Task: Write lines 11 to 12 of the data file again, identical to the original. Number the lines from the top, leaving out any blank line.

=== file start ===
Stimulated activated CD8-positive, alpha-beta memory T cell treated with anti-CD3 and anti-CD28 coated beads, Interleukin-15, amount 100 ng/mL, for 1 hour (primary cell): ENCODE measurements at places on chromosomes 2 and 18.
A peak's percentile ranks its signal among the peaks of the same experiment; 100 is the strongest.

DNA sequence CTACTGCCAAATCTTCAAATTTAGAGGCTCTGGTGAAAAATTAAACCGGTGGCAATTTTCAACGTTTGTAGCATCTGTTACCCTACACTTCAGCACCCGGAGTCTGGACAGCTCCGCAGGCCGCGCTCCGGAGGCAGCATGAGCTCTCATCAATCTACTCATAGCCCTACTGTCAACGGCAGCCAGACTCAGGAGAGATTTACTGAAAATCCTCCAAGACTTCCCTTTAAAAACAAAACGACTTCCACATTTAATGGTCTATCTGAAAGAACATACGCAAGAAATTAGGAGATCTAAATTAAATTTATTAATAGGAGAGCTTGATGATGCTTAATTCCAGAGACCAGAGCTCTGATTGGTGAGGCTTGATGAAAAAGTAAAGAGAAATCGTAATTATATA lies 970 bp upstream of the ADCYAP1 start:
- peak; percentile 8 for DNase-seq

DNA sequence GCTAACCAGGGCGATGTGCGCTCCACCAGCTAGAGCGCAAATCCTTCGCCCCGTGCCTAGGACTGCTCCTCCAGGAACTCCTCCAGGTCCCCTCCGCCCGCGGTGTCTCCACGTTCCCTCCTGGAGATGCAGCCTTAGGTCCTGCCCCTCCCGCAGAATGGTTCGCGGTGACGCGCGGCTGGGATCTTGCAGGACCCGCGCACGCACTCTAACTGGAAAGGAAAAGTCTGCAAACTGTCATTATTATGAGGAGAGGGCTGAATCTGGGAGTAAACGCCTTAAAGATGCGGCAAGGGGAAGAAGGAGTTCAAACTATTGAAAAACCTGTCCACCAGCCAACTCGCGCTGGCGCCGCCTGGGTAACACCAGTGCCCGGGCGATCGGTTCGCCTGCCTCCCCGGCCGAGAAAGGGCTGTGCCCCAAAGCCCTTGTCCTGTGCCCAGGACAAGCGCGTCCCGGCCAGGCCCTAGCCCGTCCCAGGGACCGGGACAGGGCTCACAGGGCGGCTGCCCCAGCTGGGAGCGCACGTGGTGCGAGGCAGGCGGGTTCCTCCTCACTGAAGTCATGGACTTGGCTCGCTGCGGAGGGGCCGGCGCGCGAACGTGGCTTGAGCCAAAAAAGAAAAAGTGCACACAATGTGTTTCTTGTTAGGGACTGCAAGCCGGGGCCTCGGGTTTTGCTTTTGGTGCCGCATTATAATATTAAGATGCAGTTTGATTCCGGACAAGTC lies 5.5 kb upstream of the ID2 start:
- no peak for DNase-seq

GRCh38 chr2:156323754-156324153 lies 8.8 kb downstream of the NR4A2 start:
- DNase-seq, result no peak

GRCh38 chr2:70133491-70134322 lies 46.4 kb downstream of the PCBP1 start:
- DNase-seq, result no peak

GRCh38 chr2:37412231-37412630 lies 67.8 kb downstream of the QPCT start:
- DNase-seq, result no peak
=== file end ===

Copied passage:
GRCh38 chr2:37412231-37412630 lies 67.8 kb downstream of the QPCT start:
- DNase-seq, result no peak